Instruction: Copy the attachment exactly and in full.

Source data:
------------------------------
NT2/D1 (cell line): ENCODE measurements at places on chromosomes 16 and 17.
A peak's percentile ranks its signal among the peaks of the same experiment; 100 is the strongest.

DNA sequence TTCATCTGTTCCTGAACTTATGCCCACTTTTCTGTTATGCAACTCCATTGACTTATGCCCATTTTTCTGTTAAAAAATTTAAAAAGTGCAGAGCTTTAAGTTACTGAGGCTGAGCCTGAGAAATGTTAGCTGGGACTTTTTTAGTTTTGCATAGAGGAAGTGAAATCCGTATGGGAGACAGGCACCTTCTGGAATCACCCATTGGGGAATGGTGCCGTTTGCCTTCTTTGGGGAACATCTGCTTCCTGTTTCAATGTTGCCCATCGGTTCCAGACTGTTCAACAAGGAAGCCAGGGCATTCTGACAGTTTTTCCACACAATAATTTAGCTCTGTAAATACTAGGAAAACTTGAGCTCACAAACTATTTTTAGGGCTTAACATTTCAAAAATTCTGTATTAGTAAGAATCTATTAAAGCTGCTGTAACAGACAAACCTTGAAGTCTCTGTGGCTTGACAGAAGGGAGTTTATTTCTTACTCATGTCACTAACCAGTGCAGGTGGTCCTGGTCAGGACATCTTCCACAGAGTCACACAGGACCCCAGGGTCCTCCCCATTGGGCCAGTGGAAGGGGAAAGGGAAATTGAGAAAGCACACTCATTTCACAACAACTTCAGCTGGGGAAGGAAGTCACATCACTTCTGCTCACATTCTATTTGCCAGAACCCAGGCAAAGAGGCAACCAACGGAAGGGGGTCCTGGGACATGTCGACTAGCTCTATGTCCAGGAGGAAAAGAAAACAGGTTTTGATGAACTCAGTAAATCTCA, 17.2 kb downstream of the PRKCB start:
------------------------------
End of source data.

NT2/D1 (cell line): ENCODE measurements at places on chromosomes 16 and 17.
A peak's percentile ranks its signal among the peaks of the same experiment; 100 is the strongest.

DNA sequence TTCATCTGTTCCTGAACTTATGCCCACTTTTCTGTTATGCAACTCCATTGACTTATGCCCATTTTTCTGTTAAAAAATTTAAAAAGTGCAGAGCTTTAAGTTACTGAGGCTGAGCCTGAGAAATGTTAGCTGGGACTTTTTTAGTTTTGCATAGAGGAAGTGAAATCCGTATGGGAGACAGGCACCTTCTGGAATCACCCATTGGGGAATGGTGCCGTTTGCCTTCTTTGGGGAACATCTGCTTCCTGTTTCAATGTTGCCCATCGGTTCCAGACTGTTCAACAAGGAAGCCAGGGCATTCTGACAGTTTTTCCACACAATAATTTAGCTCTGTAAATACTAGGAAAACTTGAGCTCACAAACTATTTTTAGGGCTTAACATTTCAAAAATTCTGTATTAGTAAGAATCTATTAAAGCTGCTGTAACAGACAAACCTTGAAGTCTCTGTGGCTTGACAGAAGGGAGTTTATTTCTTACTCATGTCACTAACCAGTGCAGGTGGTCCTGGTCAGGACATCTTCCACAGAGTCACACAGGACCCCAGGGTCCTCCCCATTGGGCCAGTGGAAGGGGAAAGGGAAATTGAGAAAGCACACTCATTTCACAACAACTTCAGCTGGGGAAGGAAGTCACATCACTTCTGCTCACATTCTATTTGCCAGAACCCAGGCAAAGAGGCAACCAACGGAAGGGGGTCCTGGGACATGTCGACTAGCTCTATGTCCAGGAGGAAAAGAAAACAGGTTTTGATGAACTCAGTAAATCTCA, 17.2 kb downstream of the PRKCB start: